Berwick MP slammed for ‘gambling with Britain’s economy’

Left, Julie Porksen and, right, Anne-Marie Trevelyan MP.
Left, Julie Porksen and, right, Anne-Marie Trevelyan MP.

Berwick MP Anne-Marie Trevelyan has been criticised for ‘gambling with Britain’s economy’, but the Tory Eurosceptic has defended her decision to oppose the Chancellor’s proposed Brexit budget.

Yesterday, George Osborne said that he would have to slash public spending and increase taxes in an emergency budget to tackle a £30billion ‘black hole’ if the UK votes to leave the European Union.

But this announcement was followed by more than 60 Conservative MPs, including Mrs Trevelyan, teaming up to reject this proposed budget as ‘absurd’, warning that if he went ahead with these proposals, ‘the Chancellor’s position would become untenable’.

This has led to criticism from political opponents supporting the remain campaign with one rival saying she ‘should act in the interests of her electorate’. For her part, Mrs Trevelyan has criticised the ‘desperate attempts of the remain camp to scare people’ and that she could not support abandoning manifesto promises.

Northumberland Lib Dem Julie Pörksen said: “By wanting to leave the EU, Anne-Marie Trevelyan has already shown she is prepared to gamble with our economy, which in the North East is very dependent on the EU for exports and support. Now she is being utterly irresponsible in proposing to disrupt her own government and any smooth transition post-referendum if she gets her way and the country votes to leave the EU.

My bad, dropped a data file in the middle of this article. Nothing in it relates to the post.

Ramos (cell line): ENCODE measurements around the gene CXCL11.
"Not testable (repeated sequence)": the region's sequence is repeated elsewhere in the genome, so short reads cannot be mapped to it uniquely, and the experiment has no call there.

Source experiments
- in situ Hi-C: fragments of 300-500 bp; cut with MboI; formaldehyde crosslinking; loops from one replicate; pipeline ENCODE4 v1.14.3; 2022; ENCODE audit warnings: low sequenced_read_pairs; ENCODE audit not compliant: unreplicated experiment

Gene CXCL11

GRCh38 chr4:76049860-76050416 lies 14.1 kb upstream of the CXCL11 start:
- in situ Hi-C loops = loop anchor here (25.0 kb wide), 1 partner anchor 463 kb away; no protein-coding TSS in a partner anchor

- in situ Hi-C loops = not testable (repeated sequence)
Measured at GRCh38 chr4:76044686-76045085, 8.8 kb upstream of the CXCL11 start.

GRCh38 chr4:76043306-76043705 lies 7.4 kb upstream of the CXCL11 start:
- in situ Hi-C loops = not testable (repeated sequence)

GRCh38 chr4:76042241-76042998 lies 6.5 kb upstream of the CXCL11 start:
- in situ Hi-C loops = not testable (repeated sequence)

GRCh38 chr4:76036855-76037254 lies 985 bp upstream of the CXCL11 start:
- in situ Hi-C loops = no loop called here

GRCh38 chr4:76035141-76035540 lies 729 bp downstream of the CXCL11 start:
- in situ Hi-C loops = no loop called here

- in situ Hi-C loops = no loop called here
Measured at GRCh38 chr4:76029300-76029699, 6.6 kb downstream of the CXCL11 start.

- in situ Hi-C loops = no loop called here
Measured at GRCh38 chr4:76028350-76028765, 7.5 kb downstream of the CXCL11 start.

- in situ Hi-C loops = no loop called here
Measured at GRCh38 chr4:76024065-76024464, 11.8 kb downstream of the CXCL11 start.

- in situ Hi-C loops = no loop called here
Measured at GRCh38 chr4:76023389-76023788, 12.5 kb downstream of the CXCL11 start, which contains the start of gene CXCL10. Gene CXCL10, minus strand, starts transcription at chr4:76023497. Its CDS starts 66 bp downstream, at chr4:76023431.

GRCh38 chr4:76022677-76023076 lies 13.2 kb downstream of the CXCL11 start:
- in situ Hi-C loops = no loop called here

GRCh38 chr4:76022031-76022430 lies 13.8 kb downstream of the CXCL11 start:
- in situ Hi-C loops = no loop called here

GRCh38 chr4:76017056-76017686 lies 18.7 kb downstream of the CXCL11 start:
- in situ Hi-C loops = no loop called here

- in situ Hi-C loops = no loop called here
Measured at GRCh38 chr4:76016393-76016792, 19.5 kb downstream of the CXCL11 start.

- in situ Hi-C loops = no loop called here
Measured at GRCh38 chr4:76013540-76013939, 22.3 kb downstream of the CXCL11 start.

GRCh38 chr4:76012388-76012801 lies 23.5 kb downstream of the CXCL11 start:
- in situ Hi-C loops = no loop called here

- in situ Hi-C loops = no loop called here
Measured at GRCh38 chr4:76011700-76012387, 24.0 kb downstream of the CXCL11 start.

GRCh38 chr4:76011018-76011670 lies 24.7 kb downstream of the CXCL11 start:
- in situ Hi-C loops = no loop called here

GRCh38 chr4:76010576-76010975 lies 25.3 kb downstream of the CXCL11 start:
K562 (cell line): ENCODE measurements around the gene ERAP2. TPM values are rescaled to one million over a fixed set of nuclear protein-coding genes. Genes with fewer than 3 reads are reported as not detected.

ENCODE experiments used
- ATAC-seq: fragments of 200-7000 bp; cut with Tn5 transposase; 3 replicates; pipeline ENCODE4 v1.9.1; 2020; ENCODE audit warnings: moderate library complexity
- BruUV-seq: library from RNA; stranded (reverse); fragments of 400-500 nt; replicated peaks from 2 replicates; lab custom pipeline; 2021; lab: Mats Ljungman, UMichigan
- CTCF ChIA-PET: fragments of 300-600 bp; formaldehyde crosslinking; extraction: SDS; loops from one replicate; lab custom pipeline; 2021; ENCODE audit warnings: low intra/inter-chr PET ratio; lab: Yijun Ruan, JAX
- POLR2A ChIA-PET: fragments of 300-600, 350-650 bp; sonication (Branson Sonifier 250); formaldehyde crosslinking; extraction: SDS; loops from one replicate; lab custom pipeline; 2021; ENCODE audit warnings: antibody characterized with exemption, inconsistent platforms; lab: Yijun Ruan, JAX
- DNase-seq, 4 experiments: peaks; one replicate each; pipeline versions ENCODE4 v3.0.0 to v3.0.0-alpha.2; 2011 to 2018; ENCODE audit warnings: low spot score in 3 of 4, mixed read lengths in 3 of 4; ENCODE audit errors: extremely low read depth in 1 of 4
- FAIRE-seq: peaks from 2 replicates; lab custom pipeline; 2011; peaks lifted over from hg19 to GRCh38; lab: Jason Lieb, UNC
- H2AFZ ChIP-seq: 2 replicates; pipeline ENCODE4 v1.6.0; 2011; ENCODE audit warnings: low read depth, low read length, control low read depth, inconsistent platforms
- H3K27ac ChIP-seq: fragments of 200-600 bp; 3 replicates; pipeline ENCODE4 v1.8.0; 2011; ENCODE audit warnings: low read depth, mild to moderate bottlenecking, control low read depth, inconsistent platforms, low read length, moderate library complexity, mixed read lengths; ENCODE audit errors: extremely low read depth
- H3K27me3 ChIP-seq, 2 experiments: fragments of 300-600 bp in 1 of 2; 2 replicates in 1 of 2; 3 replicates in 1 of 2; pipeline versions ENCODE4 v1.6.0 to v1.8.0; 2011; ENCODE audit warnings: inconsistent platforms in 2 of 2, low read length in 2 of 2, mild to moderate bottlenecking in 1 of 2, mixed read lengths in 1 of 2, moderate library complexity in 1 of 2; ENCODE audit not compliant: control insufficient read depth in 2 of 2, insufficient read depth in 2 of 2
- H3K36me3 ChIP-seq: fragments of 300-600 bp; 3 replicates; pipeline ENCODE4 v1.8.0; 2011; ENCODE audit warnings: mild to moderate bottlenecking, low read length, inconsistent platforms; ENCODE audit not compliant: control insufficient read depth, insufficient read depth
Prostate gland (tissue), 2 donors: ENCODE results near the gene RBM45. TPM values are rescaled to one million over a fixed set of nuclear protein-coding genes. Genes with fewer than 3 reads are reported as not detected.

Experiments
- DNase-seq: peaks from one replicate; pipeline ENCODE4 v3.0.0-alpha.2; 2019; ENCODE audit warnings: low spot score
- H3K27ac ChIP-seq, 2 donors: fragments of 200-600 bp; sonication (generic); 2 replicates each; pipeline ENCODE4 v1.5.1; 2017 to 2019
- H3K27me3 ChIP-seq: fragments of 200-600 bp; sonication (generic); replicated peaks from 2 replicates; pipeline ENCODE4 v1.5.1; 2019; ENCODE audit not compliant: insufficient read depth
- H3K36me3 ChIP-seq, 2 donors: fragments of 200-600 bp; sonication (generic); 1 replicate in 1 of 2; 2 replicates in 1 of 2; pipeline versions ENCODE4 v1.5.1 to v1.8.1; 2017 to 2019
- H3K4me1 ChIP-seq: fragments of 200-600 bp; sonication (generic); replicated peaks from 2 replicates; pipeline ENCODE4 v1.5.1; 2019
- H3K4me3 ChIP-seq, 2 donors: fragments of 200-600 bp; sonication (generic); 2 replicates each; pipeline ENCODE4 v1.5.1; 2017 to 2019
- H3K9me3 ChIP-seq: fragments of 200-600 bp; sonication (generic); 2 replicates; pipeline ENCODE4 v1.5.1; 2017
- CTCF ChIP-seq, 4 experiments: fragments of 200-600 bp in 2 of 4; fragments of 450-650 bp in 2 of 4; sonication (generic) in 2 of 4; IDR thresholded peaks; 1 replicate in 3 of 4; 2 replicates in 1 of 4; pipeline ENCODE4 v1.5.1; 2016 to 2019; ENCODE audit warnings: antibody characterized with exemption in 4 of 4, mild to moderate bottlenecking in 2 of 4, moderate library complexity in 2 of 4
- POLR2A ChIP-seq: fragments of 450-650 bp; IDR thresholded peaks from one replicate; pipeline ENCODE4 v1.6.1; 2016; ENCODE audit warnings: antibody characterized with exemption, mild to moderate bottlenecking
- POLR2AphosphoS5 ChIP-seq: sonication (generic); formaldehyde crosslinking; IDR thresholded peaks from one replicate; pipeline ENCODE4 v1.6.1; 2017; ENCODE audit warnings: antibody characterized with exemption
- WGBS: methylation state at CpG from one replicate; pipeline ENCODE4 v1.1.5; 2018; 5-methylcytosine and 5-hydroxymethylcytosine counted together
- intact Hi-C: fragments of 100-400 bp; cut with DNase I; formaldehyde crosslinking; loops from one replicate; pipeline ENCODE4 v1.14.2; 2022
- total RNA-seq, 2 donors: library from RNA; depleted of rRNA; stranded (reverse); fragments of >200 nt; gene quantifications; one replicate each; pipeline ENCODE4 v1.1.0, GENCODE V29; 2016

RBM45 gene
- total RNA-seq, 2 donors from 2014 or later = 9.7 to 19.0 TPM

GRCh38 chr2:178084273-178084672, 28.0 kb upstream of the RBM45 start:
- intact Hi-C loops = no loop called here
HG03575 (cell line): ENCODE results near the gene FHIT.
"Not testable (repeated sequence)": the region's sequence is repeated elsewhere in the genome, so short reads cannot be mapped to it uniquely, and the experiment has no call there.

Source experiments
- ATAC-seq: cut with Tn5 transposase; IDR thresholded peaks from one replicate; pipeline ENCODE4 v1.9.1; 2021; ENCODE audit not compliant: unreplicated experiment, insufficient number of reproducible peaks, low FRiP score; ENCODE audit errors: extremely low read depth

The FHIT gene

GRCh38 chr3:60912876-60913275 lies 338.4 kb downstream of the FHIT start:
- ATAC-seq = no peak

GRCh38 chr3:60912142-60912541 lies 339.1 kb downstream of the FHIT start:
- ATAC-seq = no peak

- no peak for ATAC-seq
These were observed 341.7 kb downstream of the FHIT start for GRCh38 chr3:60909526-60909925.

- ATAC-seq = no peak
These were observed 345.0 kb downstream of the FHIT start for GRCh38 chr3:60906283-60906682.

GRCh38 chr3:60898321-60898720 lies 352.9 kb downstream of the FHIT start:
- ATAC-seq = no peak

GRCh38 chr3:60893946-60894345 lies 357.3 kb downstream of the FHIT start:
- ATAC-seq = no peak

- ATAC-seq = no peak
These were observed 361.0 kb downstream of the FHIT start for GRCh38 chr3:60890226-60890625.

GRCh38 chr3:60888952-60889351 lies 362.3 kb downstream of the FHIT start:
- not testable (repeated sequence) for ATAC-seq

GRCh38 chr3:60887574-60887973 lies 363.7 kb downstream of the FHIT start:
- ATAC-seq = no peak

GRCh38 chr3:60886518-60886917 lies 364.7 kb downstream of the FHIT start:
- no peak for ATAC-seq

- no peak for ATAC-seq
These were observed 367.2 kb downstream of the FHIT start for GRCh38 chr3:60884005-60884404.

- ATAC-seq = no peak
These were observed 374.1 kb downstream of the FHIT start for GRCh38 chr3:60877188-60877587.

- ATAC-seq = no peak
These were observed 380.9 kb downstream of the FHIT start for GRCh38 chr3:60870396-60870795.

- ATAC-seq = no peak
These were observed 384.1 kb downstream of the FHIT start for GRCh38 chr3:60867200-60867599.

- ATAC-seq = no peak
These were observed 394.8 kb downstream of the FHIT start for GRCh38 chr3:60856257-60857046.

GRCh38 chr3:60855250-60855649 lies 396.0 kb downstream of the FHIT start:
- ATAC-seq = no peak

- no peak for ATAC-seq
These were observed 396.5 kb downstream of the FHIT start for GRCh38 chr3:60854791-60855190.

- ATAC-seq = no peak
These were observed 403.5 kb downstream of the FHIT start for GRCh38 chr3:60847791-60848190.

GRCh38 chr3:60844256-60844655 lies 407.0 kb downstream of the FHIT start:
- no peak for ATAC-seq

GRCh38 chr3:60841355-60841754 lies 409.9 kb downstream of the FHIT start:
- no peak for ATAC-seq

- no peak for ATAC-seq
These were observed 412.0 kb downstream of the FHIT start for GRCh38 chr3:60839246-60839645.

“Given the stock market has already become volatile we will need really strong government to minimise the fallout for jobs and the economy. It is exceptionally naïve to assume life will carry on as normal in the British economy post-referendum if we leave the EU. She really needs to step up to the plate as an MP and start acting in the interests of her electorate in Northumberland rather than her own.”

But Mrs Trevelyan defended her stance, saying: “We are seeing the last-ditch desperate attempts of the remain camp to scare people into submission.

“Threatening to needlessly raise taxes on ordinary people is wrong and I would not vote for it. I stood on a Conservative Party manifesto to keep those taxes low and MPs have already voted in this Parliament not to raise taxes.

“I could not support a budget that would wreck the hard work we have done to rebuild the economy and I do not believe the measures that were swiftly abandoned yesterday would find their way into any serious budget proposal.”

The joint statement from the Conservative MPs read: ‘We find it incredible that the Chancellor could seriously be threatening to renege on so many manifesto pledges. It is absurd to say that if people vote to take back control from the EU that he would want to punish them in this way. We do not believe that he would find it possible to get support in Parliament for these proposals to cut the NHS, our police forces and our schools.

‘If the Chancellor is serious then we cannot possibly allow this to go ahead. It would be unnecessary, wrong and a rejection of the platform on which we all stood. If he were to proceed with these proposals, the Chancellor’s position would become untenable.

‘This is a blatant attempt to talk down the market and the country. The Chancellor risks doing damage to the British economy in his bid to win this political campaign.’